The success didn’t go unnoticed by the council – in the 1930s, Nottingham Corporation decided to modernise the wholesale market, demolishing the houses nearby and built sturdy, open-fronted units with shutters and glazed roofs. Nelson Street retained its name, the next three streets became Avenues A, B and C, and the final road was named Freckingham Street after Alderman H.J Freckingham, Chairman of the Markets and Fairs Committee who spearheaded the new developments. 

A bacon cob breakfast at Thelma’s Cafe was the norm, followed by a pint from the Fox & Grapes pub that opened at 5am to keep the stallholders happy.

H.J Freckingham stood behind the local traders who previously made their living selling fruit, veg, crockery and rags in the square, so fought for their right to stay there. What soon developed was a close-knit community, which many considered family. Local firms that had occupied the area for years formed close bonds with the wholesalers, buying up stock they were having trouble shifting and turning it around for profit. Multiple generations of families would offer a helping hand on stalls, selling bags of carrots or Spanish onions for three pounds a shilling. 

It was a place where many met their future spouse, or hung out with the Notts County players who unloaded vegetable vans during the week for a bit of extra pocket money. A bacon cob breakfast at Thelma’s Cafe was the norm, followed by a pint from the Fox & Grapes pub that opened at 5am to keep the stallholders happy. After a long day flogging furniture, traders would sink a few at the Bath Inn and head to Victoria Baths for some wrestling or boxing, before setting up shop at 3am the next morning to serve the punters that swung by on their way back from a night out on the town.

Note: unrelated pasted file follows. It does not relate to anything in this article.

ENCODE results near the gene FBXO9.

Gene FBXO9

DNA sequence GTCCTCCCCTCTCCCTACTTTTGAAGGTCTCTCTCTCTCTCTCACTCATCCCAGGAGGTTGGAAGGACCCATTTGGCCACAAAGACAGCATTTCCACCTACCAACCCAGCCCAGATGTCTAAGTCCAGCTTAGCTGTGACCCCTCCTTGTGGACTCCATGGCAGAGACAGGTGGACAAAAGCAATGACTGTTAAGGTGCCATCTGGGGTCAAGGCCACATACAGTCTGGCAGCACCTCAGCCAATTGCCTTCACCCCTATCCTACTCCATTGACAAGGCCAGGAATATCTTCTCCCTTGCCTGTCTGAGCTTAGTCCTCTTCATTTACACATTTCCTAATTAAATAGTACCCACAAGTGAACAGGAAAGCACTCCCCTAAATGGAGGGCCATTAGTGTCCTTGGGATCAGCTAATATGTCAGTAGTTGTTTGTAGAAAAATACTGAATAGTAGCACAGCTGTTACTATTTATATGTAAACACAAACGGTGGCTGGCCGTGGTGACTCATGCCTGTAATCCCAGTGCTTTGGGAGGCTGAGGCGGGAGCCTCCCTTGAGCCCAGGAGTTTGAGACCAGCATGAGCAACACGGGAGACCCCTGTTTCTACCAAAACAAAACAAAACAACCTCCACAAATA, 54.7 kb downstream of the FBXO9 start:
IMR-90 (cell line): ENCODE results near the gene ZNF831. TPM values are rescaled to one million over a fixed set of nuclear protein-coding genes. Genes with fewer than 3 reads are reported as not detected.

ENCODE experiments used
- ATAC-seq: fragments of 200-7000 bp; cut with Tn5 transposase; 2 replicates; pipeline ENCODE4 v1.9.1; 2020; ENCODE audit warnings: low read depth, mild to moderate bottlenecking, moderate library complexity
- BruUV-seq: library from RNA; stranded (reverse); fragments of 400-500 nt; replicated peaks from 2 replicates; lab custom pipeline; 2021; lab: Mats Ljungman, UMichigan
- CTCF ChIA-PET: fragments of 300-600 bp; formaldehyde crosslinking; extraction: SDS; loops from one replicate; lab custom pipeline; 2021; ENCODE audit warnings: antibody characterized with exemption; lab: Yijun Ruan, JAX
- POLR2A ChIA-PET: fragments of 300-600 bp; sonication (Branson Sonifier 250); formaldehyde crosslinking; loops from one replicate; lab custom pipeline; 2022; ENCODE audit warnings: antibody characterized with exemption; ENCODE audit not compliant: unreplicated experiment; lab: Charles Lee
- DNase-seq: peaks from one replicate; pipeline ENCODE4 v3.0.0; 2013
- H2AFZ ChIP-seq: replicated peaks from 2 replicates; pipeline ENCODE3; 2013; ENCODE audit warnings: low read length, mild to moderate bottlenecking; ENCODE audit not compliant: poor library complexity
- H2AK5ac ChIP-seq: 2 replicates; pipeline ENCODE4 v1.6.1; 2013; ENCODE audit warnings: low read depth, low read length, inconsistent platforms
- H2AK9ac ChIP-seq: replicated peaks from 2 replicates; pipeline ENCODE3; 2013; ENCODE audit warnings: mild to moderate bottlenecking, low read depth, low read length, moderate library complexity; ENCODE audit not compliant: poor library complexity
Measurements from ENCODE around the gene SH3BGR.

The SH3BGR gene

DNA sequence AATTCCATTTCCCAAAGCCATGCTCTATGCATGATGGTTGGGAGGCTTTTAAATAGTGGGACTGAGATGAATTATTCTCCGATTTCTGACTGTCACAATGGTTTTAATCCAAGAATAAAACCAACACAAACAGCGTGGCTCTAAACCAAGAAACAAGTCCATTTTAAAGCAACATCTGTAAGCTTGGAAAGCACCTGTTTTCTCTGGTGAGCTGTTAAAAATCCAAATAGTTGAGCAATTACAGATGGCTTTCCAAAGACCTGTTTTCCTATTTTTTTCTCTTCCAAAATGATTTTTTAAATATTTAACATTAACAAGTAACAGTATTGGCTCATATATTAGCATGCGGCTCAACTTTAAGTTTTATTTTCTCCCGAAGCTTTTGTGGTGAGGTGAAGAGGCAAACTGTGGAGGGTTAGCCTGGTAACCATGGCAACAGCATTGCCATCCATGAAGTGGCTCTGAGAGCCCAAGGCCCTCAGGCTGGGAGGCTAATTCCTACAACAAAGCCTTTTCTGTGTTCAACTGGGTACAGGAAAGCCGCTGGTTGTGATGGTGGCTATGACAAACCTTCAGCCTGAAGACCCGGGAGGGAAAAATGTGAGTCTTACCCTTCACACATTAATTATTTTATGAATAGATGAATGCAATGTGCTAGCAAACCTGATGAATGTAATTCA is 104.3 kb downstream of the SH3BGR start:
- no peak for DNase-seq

Many household names were made at the market. You’d see their produce vans driving around town – Blatherwicks, C.W Tooley, Percy Goring, Smalley’s. One particular success story was Hinton’s, the only stall in Nottingham to stock bananas. All bananas came to the city by rail, and had to be ripened before sale; they’d be taken down to the caves on Manvers Street, stored underground and blasted with gas heaters until perfectly yellow. In the late fifties, Hinton’s sold out to Fyffes, which became one of the biggest importers and distributors of bananas in Europe. Keep your eyes open as you cross through the market now and you can still spot their legacy – a banana statue hanging proud over The Avenues Cafe. 

Over the years, Sneinton Market has been a port of call for many city dwellers. Whether it was a source of second-hand goods during times of shortage, a way for corner-shop owners to stock up their stashes, or just the place you’d pick up a pound of cod for tea, for years it served a vital purpose. By the late seventies, due to the production of cheap new goods and superstore supermarkets, it fell into a state of disrepair, and the next thirty years saw many plans for the area proposed and rejected. In 2014, another era of investment saw it become the head office of the Creative Quarter. With further plans to develop the remaining derelict buildings underway, it’s hoped Sneinton Market will become a permanent extension of the city centre.